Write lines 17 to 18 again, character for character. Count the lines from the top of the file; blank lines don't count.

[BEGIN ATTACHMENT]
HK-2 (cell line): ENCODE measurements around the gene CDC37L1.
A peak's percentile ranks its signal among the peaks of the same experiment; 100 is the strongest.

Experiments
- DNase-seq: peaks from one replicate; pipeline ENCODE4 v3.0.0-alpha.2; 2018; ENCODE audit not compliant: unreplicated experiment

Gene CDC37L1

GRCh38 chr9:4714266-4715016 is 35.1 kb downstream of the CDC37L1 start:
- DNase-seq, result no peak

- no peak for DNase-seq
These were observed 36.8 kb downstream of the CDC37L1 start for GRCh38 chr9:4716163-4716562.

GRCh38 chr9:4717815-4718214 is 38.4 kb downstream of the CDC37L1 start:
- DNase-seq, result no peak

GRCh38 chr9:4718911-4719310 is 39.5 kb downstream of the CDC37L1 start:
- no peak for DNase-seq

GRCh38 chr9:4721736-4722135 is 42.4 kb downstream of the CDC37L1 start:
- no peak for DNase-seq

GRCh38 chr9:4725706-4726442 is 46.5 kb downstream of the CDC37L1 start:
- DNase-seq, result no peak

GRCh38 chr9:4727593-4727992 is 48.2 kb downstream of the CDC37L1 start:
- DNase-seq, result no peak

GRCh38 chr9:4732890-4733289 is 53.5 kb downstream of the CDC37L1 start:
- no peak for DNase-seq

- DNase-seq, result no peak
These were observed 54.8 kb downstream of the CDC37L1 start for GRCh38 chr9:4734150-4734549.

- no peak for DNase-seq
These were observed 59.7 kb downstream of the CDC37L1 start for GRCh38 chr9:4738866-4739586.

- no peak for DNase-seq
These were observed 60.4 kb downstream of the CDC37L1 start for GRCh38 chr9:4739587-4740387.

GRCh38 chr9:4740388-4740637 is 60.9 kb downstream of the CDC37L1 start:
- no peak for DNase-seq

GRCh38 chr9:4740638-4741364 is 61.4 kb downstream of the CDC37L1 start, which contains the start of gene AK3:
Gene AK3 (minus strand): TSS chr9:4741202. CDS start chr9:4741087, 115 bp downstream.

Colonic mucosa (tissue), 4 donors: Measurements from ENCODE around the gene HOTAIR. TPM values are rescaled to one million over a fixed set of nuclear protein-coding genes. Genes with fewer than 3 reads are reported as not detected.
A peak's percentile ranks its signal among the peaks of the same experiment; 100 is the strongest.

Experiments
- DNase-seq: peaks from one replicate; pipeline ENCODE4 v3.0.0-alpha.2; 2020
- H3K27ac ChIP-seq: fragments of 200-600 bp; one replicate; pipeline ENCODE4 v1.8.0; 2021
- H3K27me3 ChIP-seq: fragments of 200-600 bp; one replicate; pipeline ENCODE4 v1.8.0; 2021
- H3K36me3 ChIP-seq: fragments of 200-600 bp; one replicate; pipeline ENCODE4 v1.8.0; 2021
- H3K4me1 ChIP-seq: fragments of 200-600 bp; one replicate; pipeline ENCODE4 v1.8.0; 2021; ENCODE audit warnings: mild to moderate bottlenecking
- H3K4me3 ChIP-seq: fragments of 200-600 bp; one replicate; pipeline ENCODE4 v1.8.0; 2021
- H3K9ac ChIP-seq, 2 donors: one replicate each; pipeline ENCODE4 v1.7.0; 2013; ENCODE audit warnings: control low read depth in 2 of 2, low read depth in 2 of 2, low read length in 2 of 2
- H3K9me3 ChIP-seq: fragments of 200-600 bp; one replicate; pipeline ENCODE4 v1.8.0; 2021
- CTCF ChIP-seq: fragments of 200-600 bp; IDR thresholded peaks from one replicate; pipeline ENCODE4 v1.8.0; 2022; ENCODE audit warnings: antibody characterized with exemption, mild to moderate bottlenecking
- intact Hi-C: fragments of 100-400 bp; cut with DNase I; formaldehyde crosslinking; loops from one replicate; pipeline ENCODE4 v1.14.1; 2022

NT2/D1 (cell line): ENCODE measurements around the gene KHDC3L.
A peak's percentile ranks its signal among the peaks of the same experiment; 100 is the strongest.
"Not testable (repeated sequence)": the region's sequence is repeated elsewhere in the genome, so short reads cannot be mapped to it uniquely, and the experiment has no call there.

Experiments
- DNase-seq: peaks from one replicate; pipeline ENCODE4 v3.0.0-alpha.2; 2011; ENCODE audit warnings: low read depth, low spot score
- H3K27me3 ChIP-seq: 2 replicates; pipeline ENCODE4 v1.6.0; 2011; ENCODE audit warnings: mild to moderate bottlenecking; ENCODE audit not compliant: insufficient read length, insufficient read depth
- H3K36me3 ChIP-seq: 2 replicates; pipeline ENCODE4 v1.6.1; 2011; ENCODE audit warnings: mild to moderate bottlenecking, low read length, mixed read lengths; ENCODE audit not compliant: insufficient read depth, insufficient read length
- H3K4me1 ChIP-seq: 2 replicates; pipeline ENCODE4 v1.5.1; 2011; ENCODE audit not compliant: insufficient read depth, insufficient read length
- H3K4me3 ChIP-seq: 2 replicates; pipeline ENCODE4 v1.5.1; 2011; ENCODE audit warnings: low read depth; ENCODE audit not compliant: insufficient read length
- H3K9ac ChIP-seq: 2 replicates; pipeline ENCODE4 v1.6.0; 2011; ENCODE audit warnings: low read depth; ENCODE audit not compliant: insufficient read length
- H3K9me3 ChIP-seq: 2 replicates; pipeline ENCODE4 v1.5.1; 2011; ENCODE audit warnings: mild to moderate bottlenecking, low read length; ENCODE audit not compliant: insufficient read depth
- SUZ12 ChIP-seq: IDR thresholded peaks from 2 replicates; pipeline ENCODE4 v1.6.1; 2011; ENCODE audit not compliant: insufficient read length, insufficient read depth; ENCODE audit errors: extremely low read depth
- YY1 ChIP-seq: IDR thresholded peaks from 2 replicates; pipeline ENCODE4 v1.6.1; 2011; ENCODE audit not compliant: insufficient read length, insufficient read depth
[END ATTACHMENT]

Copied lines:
- DNase-seq, result no peak

GRCh38 chr9:4727593-4727992 is 48.2 kb downstream of the CDC37L1 start: